Spurred by campus issues and the impact of Proposition 187, a coalition of diverse groups led by Chicano and Latino students demonstrated and marched on the vice president’s office seeking a greater voice two decades ago.
That protest opened the door to regular meetings with university administrators to address the needs of underrepresented students. This became a turning point in relations with underrepresented students, and the six Cultural Centers were established.
Since then, the Cultural Centers have negotiated the economic uncertainty of recessions and changing demographics, and will celebrate their 20th anniversary on May 7.
“Our university celebrates diversity as one of its strengths,” says La’Keisha Beard, acting director of the Office of Student Life and Cultural Centers. “It’s very important for the campus to embrace the Cultural Centers and celebrate the work that they’ve done. The work is tied into the university’s mission.”
To celebrate the anniversary and diversity, Pulitzer Prize-winning journalist and filmmaker Jose Antonio Vargas will give the keynote address on May 7 from 4 to 5 p.m. in the Bronco Student Center, Ursa Major.
Vargas is seen as the embodiment of many aspects of the Cultural Centers because of his cultural and social identities. “Lived experiences are extremely important. It is innately interwoven into what the centers represent in terms of identity, intersectionality, inclusivity,” says Lorena Márquez, coordinator of the César E. Chávez Center for Higher Education.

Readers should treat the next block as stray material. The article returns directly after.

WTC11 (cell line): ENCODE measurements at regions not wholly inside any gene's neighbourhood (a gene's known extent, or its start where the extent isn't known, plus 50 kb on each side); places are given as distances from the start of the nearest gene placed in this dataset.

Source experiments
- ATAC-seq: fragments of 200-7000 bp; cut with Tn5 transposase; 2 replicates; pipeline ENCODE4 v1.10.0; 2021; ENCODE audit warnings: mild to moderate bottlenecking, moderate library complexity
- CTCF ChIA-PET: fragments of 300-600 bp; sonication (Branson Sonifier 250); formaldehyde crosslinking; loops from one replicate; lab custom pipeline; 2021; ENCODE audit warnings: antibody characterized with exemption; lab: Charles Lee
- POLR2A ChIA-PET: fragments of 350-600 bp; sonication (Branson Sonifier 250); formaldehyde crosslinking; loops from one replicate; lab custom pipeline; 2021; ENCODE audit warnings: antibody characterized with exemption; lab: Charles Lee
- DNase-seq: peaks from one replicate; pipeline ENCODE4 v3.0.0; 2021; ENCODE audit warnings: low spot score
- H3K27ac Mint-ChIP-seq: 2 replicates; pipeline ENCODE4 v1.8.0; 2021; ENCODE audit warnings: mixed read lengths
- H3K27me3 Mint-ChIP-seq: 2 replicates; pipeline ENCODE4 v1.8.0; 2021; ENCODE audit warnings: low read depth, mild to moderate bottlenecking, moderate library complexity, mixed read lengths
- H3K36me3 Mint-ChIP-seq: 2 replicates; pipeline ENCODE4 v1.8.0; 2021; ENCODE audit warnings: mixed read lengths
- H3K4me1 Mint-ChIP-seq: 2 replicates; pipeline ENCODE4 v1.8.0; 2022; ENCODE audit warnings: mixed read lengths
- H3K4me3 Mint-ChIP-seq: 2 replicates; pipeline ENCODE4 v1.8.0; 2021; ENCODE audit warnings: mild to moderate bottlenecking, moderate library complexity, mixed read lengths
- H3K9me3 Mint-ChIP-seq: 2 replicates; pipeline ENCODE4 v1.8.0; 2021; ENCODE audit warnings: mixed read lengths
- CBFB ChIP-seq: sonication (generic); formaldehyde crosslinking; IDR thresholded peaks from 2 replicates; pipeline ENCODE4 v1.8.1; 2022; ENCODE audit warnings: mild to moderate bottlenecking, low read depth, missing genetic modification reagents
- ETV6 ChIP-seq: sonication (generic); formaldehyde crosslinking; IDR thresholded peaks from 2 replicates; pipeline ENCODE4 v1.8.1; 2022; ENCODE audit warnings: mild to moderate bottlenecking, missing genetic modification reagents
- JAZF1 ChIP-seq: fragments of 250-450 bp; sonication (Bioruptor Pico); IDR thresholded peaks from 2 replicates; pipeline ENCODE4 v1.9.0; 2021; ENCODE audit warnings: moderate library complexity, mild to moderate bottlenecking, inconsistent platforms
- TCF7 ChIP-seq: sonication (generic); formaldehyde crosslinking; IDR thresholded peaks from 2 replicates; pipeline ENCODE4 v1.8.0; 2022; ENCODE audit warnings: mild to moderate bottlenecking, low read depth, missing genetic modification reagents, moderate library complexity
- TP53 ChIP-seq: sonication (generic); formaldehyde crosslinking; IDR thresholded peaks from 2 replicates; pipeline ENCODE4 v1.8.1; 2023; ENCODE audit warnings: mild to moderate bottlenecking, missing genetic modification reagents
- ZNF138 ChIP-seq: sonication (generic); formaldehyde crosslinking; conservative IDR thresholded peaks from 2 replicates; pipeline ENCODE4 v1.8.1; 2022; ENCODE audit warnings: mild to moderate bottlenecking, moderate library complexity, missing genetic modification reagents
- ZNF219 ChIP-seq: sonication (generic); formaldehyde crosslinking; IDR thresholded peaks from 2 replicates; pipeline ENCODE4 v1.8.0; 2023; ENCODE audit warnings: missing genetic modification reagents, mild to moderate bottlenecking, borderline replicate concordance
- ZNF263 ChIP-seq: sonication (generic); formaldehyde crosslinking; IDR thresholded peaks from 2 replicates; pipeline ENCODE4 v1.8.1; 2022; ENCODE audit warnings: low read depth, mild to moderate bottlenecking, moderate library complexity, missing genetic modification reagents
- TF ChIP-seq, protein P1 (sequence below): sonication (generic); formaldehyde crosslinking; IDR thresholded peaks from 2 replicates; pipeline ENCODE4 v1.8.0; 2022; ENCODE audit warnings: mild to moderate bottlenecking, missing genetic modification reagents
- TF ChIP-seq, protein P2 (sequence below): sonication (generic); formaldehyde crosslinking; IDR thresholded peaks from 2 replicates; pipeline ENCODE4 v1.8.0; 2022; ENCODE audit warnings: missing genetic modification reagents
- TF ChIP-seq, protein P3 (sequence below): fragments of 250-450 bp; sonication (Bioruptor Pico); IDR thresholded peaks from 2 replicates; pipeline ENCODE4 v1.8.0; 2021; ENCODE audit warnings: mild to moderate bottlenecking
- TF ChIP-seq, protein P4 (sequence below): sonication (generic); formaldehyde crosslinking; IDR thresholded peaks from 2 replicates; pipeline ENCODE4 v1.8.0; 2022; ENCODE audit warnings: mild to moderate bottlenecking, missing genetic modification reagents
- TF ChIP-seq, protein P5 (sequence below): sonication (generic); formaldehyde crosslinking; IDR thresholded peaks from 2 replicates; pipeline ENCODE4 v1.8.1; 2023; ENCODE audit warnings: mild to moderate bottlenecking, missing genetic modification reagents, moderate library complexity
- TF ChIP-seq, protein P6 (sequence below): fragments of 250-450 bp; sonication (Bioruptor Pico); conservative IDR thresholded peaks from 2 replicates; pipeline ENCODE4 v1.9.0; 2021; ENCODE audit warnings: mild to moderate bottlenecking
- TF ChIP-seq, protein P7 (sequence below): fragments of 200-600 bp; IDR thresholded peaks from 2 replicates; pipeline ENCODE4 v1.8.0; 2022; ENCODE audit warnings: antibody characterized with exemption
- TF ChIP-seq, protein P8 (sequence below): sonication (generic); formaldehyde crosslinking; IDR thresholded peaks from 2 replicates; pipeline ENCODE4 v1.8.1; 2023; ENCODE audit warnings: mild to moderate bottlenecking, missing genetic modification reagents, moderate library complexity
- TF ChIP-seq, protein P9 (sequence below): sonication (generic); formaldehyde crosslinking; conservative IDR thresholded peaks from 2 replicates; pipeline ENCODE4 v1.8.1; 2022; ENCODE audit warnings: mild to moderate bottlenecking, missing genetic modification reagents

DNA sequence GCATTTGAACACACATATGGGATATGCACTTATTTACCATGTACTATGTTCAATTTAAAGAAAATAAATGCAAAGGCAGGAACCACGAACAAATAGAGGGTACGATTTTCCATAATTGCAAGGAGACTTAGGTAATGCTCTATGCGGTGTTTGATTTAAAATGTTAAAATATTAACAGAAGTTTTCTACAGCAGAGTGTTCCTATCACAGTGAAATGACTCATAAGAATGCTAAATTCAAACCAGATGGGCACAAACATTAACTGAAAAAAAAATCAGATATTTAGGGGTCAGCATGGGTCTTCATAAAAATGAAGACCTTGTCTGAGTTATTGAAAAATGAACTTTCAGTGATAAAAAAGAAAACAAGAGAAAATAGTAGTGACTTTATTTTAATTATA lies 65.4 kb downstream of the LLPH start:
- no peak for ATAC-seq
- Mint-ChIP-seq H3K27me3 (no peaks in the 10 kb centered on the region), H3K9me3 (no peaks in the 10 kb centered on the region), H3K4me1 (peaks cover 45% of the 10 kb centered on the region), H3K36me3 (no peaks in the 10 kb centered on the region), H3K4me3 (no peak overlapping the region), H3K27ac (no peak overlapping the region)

A reception will be held from 5 to 7 p.m. at University Plaza, Building 26. There will be a meet and greet following Vargas’ keynote in the University Plaza where he will sign posters. Japanese taiko drummers from a student club on campus, a Native American blessing by a Cal Poly Pomona student and African American dancers are scheduled Musical guests Las Cafeteras also will perform to mark the anniversary.
“The work that we do in the Cultural Centers isn’t just about specific cultures, but it’s about creating community through inclusivity and creating awareness of multiple identities,” Márquez says.
The African American Student Center, the Asian & Pacific Islander Student Center, the César E. Chávez Center for Higher Education, the Native American Student Center, the Pride Center and the Violence Prevention & Women’s Resource Center comprise the Cultural Centers.
Some of the engagement opportunities offered annually by the Cultural Centers include the Cross-Cultural Retreat on campus, the African American Student Center’s Diversity Ambassador program, the Asian American Transnational Educational enrichment program, the Chávez center’s Dia de los Muertos event, the Native American Student Center’s high school pipeline program, outreach to high schools and middle schools regarding college access, and Safe Zone Ally training provided by the Pride Center.
“Our model is unique. Most campuses don’t have individual cultural centers,” Beard says.
The anniversary celebration and activities are free and open to the public.